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Micro hydro power is gradually assuming the decentralized form it once had.

Water power predates the use of electricity. At one time hydro power was
employed on many sites in Europe and North America. It was primarily used
to grind grain where water had a vertical drop of more than a few feet and
sufficient flow. Less common, but of no less importance, was the use of
hydro to provide shaft power for textile plants, sawmills and other
manufacturing operations.

Over time thousands of small mills were replaced by centrally-generated
electric power. Many major hydroelectric projects were developed using large
dams, generating several megaWatts of power. In many areas, hydro electric
power is still used on a small scale and is arguably the most cost-effective
form of energy.

Renewable energy sources such as wind and solar are being scaled up from
residential to electric utility size. In contrast, hydro power is being scaled
down to residential size. The small machines are similar in most ways to the
large ones except for their scale.

Micro hydro turbine generator siting
A hydro system is much more site-specific than a wind or photovoltaic (PV --
solar electric) system. A sufficient quantity of falling water must be available.

The vertical distance the water falls is called head and is usually measured in
feet, meters, or units of pressure.

The quantity of water is called flow and is measured in gallons per minute
(gpm), cubic feet per second (cfs), or liters per second (I/s).

More head is usually better because the system uses less water and the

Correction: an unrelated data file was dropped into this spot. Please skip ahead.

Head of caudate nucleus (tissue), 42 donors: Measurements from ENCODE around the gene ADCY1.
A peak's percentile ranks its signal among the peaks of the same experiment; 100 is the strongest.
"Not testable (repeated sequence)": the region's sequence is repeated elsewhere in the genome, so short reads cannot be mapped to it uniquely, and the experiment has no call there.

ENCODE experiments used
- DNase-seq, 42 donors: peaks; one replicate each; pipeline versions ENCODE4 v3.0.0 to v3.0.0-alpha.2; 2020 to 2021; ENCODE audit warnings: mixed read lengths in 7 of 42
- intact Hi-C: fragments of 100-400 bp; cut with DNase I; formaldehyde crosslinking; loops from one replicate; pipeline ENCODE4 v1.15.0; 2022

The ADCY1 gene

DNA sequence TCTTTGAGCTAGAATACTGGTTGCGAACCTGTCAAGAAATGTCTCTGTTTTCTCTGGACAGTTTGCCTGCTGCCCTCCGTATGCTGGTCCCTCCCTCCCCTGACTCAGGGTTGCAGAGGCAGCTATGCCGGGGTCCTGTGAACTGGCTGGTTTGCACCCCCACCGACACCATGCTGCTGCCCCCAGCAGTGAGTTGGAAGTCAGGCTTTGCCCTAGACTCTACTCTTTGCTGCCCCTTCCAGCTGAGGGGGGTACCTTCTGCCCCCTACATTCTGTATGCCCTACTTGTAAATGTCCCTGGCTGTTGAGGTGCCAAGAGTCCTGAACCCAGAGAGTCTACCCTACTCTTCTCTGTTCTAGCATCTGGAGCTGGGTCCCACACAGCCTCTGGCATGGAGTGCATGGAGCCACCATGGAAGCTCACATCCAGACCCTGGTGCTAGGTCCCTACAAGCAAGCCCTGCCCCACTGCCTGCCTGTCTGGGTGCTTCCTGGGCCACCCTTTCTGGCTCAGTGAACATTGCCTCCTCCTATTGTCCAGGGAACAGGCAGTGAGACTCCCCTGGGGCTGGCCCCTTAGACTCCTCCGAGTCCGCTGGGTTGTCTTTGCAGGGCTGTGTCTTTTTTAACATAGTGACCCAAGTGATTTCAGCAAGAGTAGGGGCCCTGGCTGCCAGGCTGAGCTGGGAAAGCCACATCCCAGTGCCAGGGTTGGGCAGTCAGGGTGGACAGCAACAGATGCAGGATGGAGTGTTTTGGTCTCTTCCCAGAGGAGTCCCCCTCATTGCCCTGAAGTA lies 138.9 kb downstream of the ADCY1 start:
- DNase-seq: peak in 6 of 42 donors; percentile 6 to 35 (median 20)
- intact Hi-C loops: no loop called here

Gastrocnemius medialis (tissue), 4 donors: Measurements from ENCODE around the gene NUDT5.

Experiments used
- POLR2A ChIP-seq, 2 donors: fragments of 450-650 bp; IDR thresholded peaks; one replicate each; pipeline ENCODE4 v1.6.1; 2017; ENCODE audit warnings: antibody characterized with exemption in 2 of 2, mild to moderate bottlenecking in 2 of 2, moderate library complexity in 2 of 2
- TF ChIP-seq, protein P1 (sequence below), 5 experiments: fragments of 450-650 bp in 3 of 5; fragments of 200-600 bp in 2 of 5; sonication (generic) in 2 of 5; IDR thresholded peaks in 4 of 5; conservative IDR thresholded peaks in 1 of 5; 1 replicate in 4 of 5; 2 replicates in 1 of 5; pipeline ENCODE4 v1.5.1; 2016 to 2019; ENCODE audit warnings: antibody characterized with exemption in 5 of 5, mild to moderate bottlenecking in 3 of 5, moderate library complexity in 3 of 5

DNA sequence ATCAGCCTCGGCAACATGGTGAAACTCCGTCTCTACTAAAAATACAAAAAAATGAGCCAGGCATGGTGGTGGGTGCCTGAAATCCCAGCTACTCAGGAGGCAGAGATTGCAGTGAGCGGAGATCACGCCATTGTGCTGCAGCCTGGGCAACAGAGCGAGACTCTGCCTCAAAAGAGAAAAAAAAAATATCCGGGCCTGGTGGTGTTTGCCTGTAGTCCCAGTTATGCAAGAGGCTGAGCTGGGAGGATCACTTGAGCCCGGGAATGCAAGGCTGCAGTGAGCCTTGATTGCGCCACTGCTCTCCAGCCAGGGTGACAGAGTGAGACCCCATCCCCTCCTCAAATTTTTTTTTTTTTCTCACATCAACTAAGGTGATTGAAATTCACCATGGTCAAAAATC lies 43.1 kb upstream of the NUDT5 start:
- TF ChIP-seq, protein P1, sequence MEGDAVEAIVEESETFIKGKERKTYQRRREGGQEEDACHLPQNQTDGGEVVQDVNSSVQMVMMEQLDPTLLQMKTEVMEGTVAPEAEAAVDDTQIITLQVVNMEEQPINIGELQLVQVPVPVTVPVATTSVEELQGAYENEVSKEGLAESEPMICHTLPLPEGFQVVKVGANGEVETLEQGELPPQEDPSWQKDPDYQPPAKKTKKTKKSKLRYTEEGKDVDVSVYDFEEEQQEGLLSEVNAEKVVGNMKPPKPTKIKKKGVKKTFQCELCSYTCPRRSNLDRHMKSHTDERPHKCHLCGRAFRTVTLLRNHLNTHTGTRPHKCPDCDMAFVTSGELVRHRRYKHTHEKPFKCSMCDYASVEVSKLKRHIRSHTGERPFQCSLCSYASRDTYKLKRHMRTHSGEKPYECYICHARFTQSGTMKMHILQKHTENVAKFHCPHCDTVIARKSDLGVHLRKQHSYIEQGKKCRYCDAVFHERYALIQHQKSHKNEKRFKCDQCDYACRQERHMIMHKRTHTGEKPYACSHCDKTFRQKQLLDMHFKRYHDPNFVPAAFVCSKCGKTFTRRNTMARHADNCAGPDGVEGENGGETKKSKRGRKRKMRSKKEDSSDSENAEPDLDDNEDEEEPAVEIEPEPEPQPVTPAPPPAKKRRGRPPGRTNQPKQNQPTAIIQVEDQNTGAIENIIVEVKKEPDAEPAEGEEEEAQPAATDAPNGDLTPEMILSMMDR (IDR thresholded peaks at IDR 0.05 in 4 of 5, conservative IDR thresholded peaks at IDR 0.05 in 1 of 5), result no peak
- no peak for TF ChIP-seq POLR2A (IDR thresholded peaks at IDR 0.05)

equipment can be smaller. The turbine also runs at a higher speed. At very
high heads, pipe pressure ratings and pipe joint integrity become problematic.

Since power is the product of head and flow, more flow is required at lower
head to generate the same power level. More flow is better, even if not all of
it is used, since more water can remain in the stream for environmental
benefits.

A simple equation estimates output power for a system with 53% efficiency,
which is representative of most micro hydro systems:

Net Head* (feet) x Flow (US gpm) / 10: Output (Watts)

* Net head is the pressure available after subtracting losses from pipe
friction. Most hydro systems are limited in output capacity by stream
conditions. That is, they cannot be expanded indefinitely like a wind or PV
system. This means that the sizing procedure may be based on site
conditions rather than power needs.

The size and/or type of system components may vary greatly from site to
site. System capacity may be dictated by specific circumstances (e.g., water
dries up in the summer).

If insufficient potential is available to generate the power necessary to
operate the average load, you must use appliances that are more energy
efficient and/or add other forms of generation equipment to the system.
Hybrid wind/PV/hydro systems are very successful and the energy sources
complement each other.

The micro hydro turbine generator system described here are called "run of
river"; i.e. water not stored behind a dam. Only an impoundment of sufficient
size to direct the water into the pipeline is required.

Power is generated at a constant rate; if not used, it is stored in batteries or
sent to a shunt load. Therefore, there is little environmental impact since
minimal water is used. There is also much less regulatory complication.
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Micro Hydro Turbine Generator: Part I   
Part II: System Types    Part III: System Components    System
Components cont.
Micro hydro turbine
generators
are making a
comeback for electricity
generation in homes.

Increasing numbers of small
hydro systems are being
installed in remote sites in
North America.

There's also a growing
market for micro hydro
electricity in developing
countries. This article is a
technical over-view
.